While growing up, Christmastime was always very confusing to me. My family kind of mish mashed the holiday season into an odd merry stew of mixed messages. Being one of the only Jewish families in a very Christian German/Italian part of Queens New York, we obviously celebrated things differently than our neighbors but I assume that was just because Mom wanted us to follow our religion yet did not want us to feel bad about missing out on all the holiday fun the other kids were having.

True, my house had no decorated tree or twinkly colored lights and certainly no birth ‘o’ baby Jesus figurines but no matter what date Hanukah fell on, Santa still oddly enough visited this chimney-less Jewish kid. Yeah, it did not make sense to me either but you didn’t ask probing questions if you’re getting toys.

Mom would schlep me over to the local miserably over-crowded Mays or Alexanders department store to wait in the long line for a millisecond visit with the store’s low-rent Brooklynese-accented crusty Kris Kringle.   I don’t recall the exact details but I can almost imagine him saying with a tinge of Kesslers on his breath “ Ho friggin ho, I gots a million udder kidz to get to so hurry up and tell me whats yous wants fur Christssmesses?”  Then confusingly enough, on the night of the 24th after I went to sleep wrapped presents, vaguely reminiscent of the toys I asked for, magically appeared on our unholiday-decorated living room floor.

Like every other child in the pre- computer entertainment on-demand era, I also watched all the kitschy kiddie Christmas TV specials featuring Rudolph, Frosty, Charlie In The Box, preachy Linus and that creepy winter dude that put one foot in front of the other. We even had a Christmas Day celebration… well, kinda.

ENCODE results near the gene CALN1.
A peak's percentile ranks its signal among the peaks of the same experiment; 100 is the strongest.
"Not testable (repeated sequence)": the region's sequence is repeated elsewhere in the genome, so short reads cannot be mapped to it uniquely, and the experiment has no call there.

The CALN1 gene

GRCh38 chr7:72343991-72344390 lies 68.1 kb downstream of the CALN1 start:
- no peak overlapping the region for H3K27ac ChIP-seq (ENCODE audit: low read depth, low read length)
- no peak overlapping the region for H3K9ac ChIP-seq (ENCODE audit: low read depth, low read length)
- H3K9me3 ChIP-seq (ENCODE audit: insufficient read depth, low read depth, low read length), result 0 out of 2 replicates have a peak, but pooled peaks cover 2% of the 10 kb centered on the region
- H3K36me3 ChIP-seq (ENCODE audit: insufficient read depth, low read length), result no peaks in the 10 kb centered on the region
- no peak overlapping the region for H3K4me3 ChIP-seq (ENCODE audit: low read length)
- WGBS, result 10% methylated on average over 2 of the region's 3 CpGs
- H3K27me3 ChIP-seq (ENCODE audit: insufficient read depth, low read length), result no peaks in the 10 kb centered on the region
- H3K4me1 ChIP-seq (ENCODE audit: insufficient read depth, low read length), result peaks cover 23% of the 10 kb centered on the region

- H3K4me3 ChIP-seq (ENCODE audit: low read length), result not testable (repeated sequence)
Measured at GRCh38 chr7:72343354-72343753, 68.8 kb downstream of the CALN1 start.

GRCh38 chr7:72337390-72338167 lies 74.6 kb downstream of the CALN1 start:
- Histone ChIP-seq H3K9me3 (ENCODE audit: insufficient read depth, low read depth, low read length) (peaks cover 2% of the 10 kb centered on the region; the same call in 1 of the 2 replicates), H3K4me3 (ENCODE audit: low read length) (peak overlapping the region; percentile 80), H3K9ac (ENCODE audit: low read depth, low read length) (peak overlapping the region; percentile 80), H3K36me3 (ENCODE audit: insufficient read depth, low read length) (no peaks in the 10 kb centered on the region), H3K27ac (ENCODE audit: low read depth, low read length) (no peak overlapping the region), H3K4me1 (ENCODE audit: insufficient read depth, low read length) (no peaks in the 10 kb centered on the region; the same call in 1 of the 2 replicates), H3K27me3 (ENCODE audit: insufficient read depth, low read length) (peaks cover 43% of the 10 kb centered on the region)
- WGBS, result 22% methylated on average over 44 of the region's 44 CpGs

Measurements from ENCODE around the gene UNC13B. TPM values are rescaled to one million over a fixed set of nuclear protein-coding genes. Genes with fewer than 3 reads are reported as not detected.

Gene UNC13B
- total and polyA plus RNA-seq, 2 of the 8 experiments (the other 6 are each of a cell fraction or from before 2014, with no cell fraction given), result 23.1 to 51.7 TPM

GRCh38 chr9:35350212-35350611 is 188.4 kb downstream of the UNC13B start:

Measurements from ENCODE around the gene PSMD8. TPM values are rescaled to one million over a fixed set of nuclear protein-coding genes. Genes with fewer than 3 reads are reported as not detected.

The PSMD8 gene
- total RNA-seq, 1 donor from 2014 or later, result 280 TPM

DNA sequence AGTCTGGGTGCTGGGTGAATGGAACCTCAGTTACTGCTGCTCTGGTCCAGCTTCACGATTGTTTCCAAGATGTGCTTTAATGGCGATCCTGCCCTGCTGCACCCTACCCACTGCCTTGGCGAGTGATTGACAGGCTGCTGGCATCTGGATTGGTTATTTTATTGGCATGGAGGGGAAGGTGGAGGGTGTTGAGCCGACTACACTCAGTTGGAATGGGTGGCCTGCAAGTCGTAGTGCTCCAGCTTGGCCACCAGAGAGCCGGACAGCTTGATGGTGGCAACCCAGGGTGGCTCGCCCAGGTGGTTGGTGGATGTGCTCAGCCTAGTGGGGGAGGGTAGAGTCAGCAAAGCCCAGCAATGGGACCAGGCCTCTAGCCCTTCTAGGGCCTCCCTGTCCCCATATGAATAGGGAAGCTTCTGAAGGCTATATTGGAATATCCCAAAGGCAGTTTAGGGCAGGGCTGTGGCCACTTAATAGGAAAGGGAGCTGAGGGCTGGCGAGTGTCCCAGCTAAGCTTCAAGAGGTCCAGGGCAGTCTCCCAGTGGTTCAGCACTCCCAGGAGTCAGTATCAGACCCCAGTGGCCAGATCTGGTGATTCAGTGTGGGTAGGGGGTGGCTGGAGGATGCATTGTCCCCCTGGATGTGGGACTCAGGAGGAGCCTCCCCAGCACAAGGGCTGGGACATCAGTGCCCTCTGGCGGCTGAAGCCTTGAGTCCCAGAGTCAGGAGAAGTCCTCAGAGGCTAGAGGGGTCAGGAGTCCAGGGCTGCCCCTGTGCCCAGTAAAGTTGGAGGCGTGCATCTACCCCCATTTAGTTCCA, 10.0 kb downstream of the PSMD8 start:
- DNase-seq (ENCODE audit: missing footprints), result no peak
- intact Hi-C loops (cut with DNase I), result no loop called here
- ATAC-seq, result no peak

Although a watchmaker by trade my Dad also ran a jewelry store with my Grandfather, so he worked a zillion hours during the busy holiday season with his only real time off on Christmas Day.  My Grandma on my Mother’s side’s birthday was also December 25th; so by default, along with my Aunt and Uncle’s family, that was the day we had our annual family holiday mass gift exchange, festive feast, Hanukah-ish, ‘Birthday Party’ brouhaha wing-ding celebration. Although my tired Dad usually napped though significant parts of it.

We never called it Christmas but aside from the lack of a tree and the repetitive carols, it had all the same earmarks of any other family’s traditional Christmas celebration… well except that our excuse for the gathering, gifts and gratifying grub was someone else’s birthday besides Jesus.

In one of my Mother’s few external statements of both religious pride and victorious one-upmanship, during Hanukah Mom always prominently displayed our cheesy off-white electric menorah in the front living room window as if to almost taunt the grumpy German family across the street who were still holding a bit of a grudge for coming out on the wrong side of World War II a mere 20 or so years earlier.  Aside from our not too religious eight-night ceremony of screwing in the menorah’s appropriate light bulbs at sundown, the birthday party and Mom putting out some waxy tasting chocolate coin ‘gelt’ mixed with some multi colored wrapped marble sized candies in the living room candy dish, we did not do anything else out of the ordinary during the holiday season.  Still it always felt like a special time of the year.

Traditions started to crumble as my four much older siblings began leaving home to start their own lives and families in different parts of the country. Even my folks and I eventually left the old family house and moved south to a little condo in Miami Florida. Not long after we relocated, my Grandmother passed away and with her so also died our excuse for a family-wide Christmas Day gathering.